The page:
This week’s selection is the 3D Puzzle V2.0 by woodworker Ray Whitby.
Carpentry would seem to be an unusual profession to appear in a 3D print news site, but hear me out: Whitby has produced a fascinating puzzle made by combining both woodworking and 3D printing.
Whitby produces a range of wooden items, some of which are for sale on his Etsy site, while others are featured in his popular YouTube channel. The projects often involve turning, resin or other advanced woodworking techniques.
The 3D Puzzle V2.0, however, also involves 3D printing.
Let me first explain what exactly is a “3D Puzzle”. It’s like a jigsaw puzzle, but the pieces fit together in three dimensions, not two. In this project, Whitby has devised a cylindrical shape that decomposes into 50 interlocking pieces. Of course, they will only fit together in one configuration, like a jigsaw puzzle.
Whitby’s video is quite interesting because he comes at the project in woodworking mode. While he’s definitely 3D printing components, his steps attempt to convert them into “woodworkable” pieces, something not frequently seen by 3D printer operators.
The first step was to design the pieces, which is non-trivial, as each piece is unique. While not shown, I suspect Whitby took a standard 2D jigsaw layout into FreeCAD and projected it on top of a cylinder. Then, this pattern could be extruded outwards to create the pieces.
Next the pieces had to be 3D printed, and Whitby used a wood filament on his Ender 3 desktop 3D printer.
As the pieces would be holding liquid resin, at least before it hardened, they would have to be sealed to prevent leaks. Whitby used a two-part superglue application on the bottom of each to do so.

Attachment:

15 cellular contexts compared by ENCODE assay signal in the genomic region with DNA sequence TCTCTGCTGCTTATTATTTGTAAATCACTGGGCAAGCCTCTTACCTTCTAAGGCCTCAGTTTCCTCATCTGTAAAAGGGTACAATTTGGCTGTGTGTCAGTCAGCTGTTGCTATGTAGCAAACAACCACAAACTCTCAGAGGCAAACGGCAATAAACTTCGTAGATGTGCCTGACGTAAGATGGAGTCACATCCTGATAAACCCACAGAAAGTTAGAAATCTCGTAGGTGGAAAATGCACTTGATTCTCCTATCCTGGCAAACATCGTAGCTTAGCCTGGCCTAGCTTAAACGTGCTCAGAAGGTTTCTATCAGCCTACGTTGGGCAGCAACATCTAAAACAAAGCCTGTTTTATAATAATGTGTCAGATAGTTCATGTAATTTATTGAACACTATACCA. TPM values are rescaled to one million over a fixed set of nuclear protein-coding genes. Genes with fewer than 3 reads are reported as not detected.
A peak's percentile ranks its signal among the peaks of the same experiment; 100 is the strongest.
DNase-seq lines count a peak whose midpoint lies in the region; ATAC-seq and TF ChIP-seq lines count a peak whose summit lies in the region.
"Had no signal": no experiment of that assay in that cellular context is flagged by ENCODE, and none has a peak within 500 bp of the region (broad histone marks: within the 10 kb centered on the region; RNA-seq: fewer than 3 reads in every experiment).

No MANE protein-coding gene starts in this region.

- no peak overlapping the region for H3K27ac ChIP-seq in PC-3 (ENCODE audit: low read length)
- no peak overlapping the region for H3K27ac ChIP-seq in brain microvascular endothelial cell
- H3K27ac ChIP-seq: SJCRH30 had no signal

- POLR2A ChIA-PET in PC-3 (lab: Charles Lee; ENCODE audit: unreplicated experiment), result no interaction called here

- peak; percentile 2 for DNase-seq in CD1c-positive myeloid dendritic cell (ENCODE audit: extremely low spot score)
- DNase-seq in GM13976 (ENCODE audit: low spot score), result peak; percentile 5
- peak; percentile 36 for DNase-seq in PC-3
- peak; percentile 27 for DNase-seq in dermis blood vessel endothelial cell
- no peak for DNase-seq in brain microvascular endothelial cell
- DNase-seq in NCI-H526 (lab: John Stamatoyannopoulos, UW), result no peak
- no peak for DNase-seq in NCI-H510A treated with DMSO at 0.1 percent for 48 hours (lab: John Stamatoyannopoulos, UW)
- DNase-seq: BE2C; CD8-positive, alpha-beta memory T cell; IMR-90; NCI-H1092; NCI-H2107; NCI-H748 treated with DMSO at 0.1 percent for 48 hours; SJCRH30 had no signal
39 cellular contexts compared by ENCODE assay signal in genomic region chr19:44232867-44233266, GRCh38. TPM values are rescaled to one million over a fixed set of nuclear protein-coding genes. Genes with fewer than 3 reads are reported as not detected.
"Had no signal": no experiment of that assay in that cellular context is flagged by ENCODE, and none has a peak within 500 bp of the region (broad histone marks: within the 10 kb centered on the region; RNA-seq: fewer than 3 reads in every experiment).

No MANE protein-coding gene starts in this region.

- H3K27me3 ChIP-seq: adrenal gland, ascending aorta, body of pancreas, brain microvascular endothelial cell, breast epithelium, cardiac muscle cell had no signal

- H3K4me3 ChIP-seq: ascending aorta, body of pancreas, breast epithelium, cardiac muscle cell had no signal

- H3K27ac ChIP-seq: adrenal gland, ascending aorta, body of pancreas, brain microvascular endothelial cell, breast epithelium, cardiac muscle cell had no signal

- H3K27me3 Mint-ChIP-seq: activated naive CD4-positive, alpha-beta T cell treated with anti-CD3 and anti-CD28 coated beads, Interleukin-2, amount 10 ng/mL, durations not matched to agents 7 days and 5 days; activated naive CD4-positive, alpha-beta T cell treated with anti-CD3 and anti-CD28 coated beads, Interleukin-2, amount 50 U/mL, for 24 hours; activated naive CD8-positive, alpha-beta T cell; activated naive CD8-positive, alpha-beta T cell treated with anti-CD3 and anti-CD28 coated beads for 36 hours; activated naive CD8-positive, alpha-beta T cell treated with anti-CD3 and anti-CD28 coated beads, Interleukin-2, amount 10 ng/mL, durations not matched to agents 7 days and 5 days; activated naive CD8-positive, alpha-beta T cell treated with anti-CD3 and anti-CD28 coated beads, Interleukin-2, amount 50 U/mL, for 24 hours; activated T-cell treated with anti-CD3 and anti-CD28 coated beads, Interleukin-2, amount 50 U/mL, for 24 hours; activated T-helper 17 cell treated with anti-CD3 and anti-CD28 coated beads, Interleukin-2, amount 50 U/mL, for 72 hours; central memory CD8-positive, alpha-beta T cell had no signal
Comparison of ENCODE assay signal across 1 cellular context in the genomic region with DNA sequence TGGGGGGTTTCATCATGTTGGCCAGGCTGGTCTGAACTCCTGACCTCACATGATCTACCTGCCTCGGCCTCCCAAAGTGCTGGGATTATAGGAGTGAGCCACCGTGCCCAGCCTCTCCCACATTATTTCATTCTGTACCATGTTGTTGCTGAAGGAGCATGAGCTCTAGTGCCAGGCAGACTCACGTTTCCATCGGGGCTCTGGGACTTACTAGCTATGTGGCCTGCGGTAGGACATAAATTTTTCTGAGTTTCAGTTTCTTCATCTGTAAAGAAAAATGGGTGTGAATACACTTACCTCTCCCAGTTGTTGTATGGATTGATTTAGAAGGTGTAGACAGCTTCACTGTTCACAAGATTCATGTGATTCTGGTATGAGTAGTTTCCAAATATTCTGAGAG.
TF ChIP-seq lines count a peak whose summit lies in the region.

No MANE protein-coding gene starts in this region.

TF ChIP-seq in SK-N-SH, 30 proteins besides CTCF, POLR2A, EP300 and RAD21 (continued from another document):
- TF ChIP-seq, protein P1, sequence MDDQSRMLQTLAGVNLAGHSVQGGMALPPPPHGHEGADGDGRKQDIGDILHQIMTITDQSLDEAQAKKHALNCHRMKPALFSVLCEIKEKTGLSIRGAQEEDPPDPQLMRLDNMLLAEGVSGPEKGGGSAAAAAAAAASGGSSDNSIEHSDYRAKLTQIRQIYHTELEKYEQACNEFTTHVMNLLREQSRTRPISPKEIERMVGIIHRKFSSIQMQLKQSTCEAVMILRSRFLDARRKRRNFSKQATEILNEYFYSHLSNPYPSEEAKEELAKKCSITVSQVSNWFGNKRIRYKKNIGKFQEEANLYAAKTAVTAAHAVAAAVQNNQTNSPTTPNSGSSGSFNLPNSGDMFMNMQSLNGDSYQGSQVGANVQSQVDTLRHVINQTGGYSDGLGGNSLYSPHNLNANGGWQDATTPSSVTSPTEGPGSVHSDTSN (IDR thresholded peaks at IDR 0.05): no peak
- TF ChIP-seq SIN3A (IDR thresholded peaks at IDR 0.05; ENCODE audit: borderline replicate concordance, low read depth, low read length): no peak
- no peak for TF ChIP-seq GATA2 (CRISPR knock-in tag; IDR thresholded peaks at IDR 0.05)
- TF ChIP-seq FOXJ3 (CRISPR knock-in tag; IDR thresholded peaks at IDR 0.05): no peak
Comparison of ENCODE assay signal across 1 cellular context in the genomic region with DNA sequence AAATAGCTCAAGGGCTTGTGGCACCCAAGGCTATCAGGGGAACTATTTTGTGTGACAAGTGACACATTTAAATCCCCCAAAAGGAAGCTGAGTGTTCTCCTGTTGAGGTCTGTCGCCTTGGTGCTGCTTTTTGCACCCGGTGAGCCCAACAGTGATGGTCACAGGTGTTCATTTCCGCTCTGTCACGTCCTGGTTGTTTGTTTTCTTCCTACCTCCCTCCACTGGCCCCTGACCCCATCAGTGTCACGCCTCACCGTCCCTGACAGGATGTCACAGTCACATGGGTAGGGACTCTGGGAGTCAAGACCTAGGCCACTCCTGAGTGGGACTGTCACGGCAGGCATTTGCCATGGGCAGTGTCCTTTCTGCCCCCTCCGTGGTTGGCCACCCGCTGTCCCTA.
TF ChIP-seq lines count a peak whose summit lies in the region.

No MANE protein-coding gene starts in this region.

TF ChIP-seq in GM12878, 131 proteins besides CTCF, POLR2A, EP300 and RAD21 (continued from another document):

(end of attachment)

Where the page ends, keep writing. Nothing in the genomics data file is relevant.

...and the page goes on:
But it’s even more complex than that. When applying the resin to fill the geometric gaps in each piece, Whitby anticipated slops, which would adhere to the 3D prints. To counteract this, he applied a temporary latex coating.
After the resin set, the pieces could be assembled into the completed configuration, as shown here. But there was yet more steps to complete.
The assembly was then taken to a wood lathe, where it was cut down to a perfect cylinder. However, Whitby encountered an issue where the normal lathe tools would knock off larger chunks of the 3D prints. Instead a finer tool was used to more slowly eat away at the resin/3D print combination.
After some sanding and polishing, the result is an incredible 3D puzzle made from a combination of woodworking and 3D printing.
It’s a fascinating project that truly combines these two disciplines in an effective way I hadn’t seen previously. While 3D printing is a fantastic tool, it can be even better when combined with other making processes.
Watch the entire process here:
Via YouTube (Hat tip to Pete)